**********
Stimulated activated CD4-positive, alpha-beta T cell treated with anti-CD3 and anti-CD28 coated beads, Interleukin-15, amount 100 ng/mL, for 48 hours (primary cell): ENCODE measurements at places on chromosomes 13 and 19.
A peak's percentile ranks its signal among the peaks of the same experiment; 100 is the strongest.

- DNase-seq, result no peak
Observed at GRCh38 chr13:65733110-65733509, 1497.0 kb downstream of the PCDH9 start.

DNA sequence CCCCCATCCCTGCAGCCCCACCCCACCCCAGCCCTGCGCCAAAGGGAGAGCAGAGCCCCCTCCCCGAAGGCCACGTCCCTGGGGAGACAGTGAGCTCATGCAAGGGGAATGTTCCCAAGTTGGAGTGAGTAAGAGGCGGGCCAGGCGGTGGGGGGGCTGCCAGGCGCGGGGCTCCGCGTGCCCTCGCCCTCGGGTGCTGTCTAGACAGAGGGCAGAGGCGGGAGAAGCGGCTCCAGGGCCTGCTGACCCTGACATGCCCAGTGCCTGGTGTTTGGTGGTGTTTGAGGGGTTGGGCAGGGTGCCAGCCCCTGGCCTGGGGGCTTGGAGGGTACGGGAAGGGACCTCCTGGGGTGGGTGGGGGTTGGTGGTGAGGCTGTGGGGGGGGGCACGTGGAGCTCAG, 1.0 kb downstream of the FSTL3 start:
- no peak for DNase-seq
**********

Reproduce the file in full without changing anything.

Stimulated activated CD4-positive, alpha-beta T cell treated with anti-CD3 and anti-CD28 coated beads, Interleukin-15, amount 100 ng/mL, for 48 hours (primary cell): ENCODE measurements at places on chromosomes 13 and 19.
A peak's percentile ranks its signal among the peaks of the same experiment; 100 is the strongest.

- DNase-seq, result no peak
Observed at GRCh38 chr13:65733110-65733509, 1497.0 kb downstream of the PCDH9 start.

DNA sequence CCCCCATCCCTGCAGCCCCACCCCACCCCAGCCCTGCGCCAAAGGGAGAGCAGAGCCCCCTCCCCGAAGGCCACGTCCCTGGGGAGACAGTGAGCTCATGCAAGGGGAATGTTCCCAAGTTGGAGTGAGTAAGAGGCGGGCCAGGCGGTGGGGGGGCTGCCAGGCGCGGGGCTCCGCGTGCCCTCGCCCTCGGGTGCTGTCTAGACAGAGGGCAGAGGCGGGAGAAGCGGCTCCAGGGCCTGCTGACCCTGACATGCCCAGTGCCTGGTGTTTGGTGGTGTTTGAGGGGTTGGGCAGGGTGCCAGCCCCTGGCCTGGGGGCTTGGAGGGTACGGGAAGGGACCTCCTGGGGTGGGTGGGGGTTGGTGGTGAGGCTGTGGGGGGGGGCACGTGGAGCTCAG, 1.0 kb downstream of the FSTL3 start:
- no peak for DNase-seq